Rise of Nations: Rise of Legends, a second real-time strategy game—this time fantasy and steampunk based, followed in mid-2006. Although this game had a positive critical reception, its sales underperformed, and it became the last full PC RTS from Big Huge Games.

In the year following the release of Rise of Legends, Reynolds took on two smaller projects with parts of the team. The first, Catan Live, was an Xbox Live version of Klaus Teuber's famous The Settlers of Catan boardgame, with an AI and console interface co-designed by Teuber and Reynolds. The second, Age of Empires III: The Asian Dynasties was an expansion pack for Microsoft's famous real-time strategy game.

Meanwhile, for its next large project, Big Huge Games turned to roleplaying games and another famous videogame designer. In February 2007, the company announced that Ken Rolston, the lead designer of The Elder Scrolls IV: Oblivion and The Elder Scrolls III: Morrowind, had come out of retirement to join the company as lead designer on an untitled role playing game (RPG).[7] Later that May it was announced that THQ would publish the title in 2009.[8] This marked the first title from Big Huge Games that was not distributed by Microsoft.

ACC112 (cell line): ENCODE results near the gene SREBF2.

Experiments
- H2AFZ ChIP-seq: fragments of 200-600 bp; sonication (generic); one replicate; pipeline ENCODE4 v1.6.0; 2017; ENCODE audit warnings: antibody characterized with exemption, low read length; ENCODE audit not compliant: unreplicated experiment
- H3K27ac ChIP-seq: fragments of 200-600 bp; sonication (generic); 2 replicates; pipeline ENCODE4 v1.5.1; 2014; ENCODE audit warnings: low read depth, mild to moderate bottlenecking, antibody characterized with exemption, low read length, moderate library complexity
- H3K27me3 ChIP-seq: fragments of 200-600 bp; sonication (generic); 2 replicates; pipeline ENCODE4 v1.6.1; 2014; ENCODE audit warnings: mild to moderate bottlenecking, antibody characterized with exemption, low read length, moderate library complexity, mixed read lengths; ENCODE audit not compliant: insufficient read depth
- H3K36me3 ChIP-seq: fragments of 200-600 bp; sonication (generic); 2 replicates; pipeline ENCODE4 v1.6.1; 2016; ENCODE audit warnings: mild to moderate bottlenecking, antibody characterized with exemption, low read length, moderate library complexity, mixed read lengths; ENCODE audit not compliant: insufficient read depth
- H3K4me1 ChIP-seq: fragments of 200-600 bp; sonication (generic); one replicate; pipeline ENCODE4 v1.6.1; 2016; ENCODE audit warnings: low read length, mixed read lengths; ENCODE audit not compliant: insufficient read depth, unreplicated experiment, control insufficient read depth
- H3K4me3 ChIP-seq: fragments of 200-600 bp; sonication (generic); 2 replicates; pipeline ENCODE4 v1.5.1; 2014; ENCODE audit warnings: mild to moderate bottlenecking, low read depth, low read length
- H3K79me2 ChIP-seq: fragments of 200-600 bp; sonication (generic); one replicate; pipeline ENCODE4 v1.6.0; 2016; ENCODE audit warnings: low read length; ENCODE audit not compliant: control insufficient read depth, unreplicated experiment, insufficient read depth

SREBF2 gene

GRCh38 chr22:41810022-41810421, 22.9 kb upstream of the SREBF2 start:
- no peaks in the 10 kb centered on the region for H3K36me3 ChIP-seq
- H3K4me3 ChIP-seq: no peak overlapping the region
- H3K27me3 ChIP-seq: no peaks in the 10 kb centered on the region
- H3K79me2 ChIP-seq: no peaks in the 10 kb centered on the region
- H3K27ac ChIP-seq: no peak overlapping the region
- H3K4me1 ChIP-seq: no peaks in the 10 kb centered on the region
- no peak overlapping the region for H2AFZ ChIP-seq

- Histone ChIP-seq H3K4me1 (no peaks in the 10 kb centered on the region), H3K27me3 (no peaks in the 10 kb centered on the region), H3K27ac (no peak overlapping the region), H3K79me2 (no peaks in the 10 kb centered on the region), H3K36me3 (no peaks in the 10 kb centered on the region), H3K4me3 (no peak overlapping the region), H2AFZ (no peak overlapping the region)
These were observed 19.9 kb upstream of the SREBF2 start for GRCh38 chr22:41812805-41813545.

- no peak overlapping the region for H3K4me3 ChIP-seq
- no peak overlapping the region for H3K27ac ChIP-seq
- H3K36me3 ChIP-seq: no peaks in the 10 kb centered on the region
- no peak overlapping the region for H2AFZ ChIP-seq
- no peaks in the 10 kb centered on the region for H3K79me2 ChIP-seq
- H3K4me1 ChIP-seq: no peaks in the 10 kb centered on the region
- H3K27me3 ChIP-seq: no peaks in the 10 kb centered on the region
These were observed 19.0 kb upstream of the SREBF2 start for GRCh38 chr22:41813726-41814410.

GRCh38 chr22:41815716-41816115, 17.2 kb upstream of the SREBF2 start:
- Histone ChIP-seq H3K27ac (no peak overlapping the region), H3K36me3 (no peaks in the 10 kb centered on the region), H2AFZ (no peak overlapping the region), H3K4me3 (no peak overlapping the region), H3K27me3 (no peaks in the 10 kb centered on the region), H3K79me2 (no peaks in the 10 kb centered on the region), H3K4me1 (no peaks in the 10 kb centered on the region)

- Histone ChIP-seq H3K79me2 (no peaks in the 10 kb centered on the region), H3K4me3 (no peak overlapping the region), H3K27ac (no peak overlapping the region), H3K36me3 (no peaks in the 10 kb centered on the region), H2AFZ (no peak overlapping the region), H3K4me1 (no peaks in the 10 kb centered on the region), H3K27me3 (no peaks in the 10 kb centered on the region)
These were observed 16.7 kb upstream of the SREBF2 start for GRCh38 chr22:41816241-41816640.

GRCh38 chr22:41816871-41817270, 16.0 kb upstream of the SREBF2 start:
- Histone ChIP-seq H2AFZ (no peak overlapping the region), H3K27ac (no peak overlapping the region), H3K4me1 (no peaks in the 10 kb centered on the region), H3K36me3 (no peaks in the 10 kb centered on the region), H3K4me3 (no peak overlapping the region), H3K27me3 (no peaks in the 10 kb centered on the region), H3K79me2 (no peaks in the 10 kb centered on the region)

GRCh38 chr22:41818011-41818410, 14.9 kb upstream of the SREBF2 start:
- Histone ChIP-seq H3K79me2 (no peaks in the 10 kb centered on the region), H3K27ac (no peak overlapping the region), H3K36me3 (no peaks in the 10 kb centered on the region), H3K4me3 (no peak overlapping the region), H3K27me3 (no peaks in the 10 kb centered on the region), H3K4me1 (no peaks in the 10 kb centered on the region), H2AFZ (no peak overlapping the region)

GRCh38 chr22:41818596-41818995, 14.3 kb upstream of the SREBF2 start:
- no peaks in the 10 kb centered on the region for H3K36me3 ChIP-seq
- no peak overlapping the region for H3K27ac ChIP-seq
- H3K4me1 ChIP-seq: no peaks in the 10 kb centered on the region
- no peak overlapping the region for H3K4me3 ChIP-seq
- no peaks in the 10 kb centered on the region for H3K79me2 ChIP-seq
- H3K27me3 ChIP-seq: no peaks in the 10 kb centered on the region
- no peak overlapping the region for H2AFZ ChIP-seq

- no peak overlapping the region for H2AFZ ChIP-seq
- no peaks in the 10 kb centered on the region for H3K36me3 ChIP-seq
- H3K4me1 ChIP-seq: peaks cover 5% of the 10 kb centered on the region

Acquisition by THQ[edit]

On January 15, 2008, THQ acquired the developer.[9]

On July 30, 2008, Grant Kirkhope joined the Big Huge Games team as an audio director. He had previously worked for Rare, composing for the Banjo-Kazooie and Perfect Dark games (among others).[10]

On March 18, 2009, during the height of that year's Great Recession, THQ announced that due to declining economic conditions, it would close Big Huge Games unless an outside buyer could be found in the next 60 days.[11] As fate would have it, a buyer was found and the studio remained open, while THQ itself went on to file for bankruptcy in December 2012.

Acquisition by 38 Studios[edit]

On May 27, 2009, 38 Studios announced that they were acquiring Big Huge Games and retaining 70 employees out of approximately 120 who were at THQ.[12]

From mid-2009 to January 2012, Big Huge Games developed a single player role playing game titled Kingdoms of Amalur: Reckoning, which was released in early February 2012 and published by Electronic Arts (EA) and 38 Studios for Xbox 360, PS3 and PC. The game is set in a fantasy world created with input from R A Salvatore and Todd McFarlane.